Land and water are intrinsically linked and nowhere more than in Skibbereen through which the River Ilen meanders its way to the sea. Skibbereen, County Cork, is the most southerly town in Ireland, once part of the Gaelic lordship of the McCarthy Chieftains and ‘Capital of the Carberies’, it has a long history of flooding associated with the River Ilen and its tributaries.
Its Irish name, An Sciobairín, means ‘little boat harbour’ and in the sixteenth century it remained a small trading post along the river, until in 1631 its seaport twin, Baltimore, was raided by Algerian pirates. Following this tragedy many survivors moved up the river for safety to Skibbereen, establishing the town’s charter in 1657. In the ninteenth century its existence was threatened not by pirates but by occupation and famine and for many today Skibbereen is perhaps best known for the famine song ‘Dear Old Skibbereen’. The town was one of the areas worst affected throughout Ireland with a mass grave alongside the river containing the remains of between 8,000 and 10,000 people. Today, however, the threat to the town and its people comes neither from pirates nor famine but from flooding.
This is not a new issue to the people of Skibbereen. When the great Irish liberator Daniel O’Connell came to the town on the 22 June 1834, between 75,000 and 100,000 people attended at Curragh Hill, making it the largest public meeting ever to be held in West Cork. Following this mass meeting, O’Connell raised the matter in the British House of Commons of the outstanding and long-held grievance of the people of Skibbereen regarding flooding in the town. Incredibly, the community of Skibbereen are still waiting for flood relief measures to be implemented in the town some 167 years later.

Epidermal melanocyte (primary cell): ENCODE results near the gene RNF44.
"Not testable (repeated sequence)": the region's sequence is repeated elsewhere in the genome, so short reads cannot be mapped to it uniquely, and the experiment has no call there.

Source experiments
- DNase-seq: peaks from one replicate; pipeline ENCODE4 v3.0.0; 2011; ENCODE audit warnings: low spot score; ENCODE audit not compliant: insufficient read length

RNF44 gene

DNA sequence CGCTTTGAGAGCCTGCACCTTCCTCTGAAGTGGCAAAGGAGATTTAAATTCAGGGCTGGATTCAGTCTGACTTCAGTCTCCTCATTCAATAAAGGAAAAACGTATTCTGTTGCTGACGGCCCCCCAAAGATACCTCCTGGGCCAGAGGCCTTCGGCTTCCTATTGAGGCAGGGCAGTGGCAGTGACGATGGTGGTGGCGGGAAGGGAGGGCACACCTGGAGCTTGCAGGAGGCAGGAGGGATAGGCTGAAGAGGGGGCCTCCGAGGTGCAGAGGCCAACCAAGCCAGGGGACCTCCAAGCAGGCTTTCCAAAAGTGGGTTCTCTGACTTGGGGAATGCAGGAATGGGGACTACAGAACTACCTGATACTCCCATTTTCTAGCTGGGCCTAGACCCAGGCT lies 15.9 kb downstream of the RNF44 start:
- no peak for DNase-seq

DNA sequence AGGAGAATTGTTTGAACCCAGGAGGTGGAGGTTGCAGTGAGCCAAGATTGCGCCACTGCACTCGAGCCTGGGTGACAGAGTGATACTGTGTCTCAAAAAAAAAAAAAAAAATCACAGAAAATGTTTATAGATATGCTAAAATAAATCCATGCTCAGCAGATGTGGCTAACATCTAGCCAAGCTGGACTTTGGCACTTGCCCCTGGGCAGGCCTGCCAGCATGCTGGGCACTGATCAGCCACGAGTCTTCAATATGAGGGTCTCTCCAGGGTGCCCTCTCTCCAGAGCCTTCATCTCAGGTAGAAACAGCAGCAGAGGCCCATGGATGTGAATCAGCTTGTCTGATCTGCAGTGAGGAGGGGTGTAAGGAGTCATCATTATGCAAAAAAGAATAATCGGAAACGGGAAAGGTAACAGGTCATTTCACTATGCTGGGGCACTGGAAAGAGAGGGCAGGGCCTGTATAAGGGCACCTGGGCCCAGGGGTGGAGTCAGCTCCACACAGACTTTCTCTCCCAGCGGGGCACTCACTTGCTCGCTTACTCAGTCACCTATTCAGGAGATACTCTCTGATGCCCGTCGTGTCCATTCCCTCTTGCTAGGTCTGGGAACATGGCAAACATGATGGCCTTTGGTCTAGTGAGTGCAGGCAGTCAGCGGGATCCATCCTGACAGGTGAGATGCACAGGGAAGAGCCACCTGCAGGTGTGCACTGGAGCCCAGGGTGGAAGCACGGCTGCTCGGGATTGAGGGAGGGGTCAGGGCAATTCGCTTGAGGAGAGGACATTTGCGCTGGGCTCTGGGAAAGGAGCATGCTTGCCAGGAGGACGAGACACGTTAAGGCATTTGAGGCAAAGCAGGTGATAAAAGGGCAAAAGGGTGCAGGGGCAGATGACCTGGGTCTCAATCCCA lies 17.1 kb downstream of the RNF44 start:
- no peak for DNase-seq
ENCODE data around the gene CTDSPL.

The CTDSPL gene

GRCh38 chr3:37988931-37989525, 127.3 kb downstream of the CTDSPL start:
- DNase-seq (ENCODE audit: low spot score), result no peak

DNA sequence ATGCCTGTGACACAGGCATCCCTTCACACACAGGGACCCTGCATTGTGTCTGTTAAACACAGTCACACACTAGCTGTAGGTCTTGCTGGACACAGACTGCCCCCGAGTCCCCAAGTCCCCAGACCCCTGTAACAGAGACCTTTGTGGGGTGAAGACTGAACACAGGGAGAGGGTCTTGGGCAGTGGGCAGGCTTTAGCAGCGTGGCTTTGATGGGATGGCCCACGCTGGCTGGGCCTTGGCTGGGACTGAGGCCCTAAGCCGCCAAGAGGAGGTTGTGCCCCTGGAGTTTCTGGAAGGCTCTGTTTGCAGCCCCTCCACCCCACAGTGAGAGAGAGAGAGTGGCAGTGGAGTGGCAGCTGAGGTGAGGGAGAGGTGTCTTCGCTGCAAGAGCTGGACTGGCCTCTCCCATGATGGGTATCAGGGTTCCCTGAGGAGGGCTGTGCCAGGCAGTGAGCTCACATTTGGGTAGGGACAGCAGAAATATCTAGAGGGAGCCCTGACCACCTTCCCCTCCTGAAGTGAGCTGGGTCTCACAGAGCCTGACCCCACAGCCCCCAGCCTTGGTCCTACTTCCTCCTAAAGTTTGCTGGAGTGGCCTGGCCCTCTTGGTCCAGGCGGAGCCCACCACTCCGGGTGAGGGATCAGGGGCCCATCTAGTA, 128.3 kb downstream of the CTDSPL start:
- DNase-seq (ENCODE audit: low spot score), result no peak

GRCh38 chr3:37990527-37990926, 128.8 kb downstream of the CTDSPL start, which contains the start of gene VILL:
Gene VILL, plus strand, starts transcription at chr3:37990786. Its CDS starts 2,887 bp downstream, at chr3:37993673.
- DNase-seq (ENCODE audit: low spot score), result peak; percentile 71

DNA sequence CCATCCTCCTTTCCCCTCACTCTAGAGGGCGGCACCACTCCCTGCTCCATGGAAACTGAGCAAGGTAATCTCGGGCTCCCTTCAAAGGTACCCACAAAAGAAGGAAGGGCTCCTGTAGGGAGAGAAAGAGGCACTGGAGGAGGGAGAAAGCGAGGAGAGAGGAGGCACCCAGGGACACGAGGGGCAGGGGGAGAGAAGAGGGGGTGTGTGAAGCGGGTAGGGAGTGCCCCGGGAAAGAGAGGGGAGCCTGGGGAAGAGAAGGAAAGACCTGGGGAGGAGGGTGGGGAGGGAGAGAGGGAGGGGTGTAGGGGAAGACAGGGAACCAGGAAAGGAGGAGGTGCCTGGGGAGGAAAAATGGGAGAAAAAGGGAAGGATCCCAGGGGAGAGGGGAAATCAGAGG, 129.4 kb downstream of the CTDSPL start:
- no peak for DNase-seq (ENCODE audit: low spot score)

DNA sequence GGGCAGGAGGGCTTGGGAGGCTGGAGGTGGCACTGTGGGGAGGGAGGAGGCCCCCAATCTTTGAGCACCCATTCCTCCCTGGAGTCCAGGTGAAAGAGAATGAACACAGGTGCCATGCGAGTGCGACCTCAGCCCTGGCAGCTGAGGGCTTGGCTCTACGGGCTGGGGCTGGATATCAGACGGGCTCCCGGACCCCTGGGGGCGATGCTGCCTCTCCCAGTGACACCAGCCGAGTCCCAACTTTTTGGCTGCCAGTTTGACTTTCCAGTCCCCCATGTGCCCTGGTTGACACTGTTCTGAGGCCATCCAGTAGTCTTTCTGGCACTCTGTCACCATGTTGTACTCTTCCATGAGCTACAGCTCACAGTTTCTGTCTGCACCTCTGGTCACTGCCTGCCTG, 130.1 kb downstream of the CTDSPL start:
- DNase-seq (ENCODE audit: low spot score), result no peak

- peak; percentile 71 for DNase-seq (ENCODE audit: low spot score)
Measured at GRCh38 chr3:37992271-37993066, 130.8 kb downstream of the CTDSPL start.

The community are therefore delighted that progress is finally being made on this matter as Cork County Council recently signed a contract with RPS Consulting Engineers Ltd to complete a hydrological feasibility study including the preparation of a flood risk management plan for the River Ilen.
The Environmental Climate Change Park proposal outlines a strategic plan for Skibbereen and its hinterland in facing the challenges of the 21st century. As well as facing the River Ilen, the town is bordered by a large marsh area which comprises unused semi-derelict lands offering a unique amenity and resource management opportunities. Skibbereen has connectivity to natural water retention areas that, if designed correctly, could provide new amenity uses for the community, while supporting tourism development and urban regeneration in a sustainable manner.
The development of a multi-purpose eco- amenity park in the marsh area offers a flagship project for West Cork and a first for Ireland. The creation of this park could provide a shining example of how green spaces can be enhanced to provide new amenities to residents and visitors while assisting the community in coping with the challenges of climate change.
The development could provide an array of natural environments from constructed wetlands to woodland, meadows, marshland and shallow and deep ponds with varying aquatic margins. Riverside walks, seating, community gardens, public works of art, outdoor spaces with a sense of place and natural amphitheatres that integrate the town with nature could be included. The creation of such an eco-park could create a sense of place and community that may be transformational in its outcome.